> That's precisely the point. It's because of these women (Liberal Feminist fighting for equal terms with men) that she even can make the choice that she has made. Don't see what debate has anything to do with it though.

At work, I do not believe in the glass ceiling for women, and do not see myself as weaker then men.

> Why the difference between home and the workplace? The personal is the political. What happens in the house translates and transcends into society.

But it was in the home context that I realised my grandfather's foresight and wisdom.
A marriage is not an equal partnership, where a couple are looking constantly to ensure that everything is divided 50-50. That makes us calculative and mean, and reduces the marriage to a conditional clause: As long as he lives up to his end of the bargain, so will I.

> Strawman arguement. Successful relationships are based on compromise. Seldom are there relationship that can trive on such tensions and competitive behavior (though there are such people).

Instead of looking for the right person to be our spouse, we have to be the right person for them. We have to give 110 per cent without any conditions or strings attached to the marriage contract — which, hopefully, we enter into with our eyes open.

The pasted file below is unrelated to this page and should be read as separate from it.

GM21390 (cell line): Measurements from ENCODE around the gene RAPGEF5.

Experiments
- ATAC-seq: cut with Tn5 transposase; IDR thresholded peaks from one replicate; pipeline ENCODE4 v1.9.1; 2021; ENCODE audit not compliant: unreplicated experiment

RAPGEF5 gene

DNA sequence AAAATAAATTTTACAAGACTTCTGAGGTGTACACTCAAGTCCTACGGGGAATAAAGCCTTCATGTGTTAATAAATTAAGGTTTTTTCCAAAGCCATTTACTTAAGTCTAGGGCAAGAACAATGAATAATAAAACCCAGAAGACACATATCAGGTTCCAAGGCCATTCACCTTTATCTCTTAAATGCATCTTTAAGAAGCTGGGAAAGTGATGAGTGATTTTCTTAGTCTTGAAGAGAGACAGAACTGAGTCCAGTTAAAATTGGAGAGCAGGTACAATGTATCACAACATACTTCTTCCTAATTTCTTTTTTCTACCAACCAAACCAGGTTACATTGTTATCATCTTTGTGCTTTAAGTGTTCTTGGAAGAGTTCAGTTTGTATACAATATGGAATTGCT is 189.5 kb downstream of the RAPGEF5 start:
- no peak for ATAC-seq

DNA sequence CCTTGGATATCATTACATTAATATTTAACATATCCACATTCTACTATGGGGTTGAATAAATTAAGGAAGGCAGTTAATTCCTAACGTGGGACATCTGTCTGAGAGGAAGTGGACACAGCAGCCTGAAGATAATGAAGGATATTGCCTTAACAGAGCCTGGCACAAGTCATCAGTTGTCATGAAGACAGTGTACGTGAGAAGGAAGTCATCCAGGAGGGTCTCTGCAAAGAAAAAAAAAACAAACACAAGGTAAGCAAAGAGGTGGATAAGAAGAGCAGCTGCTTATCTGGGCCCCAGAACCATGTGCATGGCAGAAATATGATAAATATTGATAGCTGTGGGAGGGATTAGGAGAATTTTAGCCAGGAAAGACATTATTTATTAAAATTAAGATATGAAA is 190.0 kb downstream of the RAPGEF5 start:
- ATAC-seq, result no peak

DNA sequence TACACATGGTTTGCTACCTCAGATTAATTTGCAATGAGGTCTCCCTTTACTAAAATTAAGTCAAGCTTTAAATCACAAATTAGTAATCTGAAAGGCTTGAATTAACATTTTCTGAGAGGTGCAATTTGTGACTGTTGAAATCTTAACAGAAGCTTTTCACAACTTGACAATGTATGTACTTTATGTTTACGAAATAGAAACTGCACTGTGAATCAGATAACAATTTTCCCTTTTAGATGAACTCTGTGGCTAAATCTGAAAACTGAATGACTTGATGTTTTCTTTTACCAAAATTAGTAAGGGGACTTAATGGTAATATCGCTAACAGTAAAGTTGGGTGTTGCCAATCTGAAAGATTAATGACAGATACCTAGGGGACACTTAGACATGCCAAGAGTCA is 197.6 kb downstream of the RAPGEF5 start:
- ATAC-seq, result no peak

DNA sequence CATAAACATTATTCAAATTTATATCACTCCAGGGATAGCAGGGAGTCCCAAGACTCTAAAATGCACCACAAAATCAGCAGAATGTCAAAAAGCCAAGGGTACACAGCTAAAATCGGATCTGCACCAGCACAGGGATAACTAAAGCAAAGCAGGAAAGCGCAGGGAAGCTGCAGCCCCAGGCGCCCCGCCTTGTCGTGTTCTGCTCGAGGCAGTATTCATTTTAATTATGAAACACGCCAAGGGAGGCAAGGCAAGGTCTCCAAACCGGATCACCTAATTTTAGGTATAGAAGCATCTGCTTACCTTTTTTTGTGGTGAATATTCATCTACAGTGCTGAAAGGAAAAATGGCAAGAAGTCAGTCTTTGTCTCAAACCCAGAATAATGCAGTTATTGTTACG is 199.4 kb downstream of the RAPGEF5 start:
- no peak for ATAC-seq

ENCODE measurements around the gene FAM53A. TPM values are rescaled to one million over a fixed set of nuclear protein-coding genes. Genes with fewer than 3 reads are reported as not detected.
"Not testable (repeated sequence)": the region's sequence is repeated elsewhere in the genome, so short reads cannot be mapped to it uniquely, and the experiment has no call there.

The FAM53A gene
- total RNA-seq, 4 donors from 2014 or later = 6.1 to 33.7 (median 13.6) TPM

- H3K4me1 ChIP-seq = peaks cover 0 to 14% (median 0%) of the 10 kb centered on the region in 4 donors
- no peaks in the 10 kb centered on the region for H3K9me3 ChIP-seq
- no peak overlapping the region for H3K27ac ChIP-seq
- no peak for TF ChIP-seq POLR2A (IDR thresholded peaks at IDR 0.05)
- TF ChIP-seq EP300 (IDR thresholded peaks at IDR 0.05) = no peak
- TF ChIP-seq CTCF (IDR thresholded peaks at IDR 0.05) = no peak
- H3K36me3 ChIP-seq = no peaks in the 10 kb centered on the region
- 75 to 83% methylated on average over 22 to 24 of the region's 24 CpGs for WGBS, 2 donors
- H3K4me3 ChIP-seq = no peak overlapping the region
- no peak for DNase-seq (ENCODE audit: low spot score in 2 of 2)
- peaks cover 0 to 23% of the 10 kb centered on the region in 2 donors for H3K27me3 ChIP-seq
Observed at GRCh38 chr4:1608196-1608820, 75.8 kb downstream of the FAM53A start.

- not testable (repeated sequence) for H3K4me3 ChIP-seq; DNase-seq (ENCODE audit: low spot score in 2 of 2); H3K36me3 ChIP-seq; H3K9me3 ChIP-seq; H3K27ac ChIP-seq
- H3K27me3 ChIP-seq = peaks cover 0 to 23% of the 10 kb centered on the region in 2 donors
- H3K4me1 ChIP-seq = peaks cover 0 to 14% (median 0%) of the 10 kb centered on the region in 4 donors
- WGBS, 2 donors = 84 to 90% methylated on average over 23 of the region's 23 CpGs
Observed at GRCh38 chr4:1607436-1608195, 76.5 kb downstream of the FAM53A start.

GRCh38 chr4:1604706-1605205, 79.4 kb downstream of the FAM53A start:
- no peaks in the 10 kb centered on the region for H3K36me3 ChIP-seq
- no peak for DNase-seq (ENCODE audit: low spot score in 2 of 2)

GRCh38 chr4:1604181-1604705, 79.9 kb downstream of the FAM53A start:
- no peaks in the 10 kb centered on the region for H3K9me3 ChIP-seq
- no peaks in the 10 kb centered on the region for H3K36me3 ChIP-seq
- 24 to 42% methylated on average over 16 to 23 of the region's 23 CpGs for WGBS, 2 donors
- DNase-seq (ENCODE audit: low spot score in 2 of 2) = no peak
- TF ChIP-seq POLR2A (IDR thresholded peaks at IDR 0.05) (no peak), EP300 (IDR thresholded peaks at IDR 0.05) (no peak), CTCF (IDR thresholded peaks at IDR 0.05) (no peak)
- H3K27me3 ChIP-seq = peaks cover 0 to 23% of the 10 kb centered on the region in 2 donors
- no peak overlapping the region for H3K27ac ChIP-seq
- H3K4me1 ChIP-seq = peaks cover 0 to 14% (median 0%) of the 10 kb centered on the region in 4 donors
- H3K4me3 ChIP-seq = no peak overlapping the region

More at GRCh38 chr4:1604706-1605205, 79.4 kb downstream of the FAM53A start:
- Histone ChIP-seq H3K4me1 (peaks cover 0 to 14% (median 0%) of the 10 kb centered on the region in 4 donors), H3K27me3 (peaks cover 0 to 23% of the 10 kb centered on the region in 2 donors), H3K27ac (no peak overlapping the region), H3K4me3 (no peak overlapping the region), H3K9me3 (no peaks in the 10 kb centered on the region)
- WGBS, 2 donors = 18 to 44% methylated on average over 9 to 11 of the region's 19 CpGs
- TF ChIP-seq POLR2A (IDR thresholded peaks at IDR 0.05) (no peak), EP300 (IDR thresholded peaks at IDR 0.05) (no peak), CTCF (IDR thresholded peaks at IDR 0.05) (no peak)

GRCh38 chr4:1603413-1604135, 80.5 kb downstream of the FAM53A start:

> Something that I agree with actually. But it's still way too submissive for my taste. Alternative is to accept that which cannot be changed in your partner and try to work with it.

The marriage vow basically says that even if a husband turns out to be a scumbag or a couch potato who cares more for Man U than for his mother-in-law, we still have to accept him.

> It's a bad vow then. Where's the attendent obligation on his part? And you would be lucky if that's the extent of his bad behavior. By extension of her highly dubious logic, I wonder if physical and sexual abuse would be grounds for a divorce. I think acceptance is not the same as condoning and there must be a limit to what can be condoned. On the guys part, I guess that means grinning and bearing the inevitable excusions to the shopping centre and various boring family gatherings.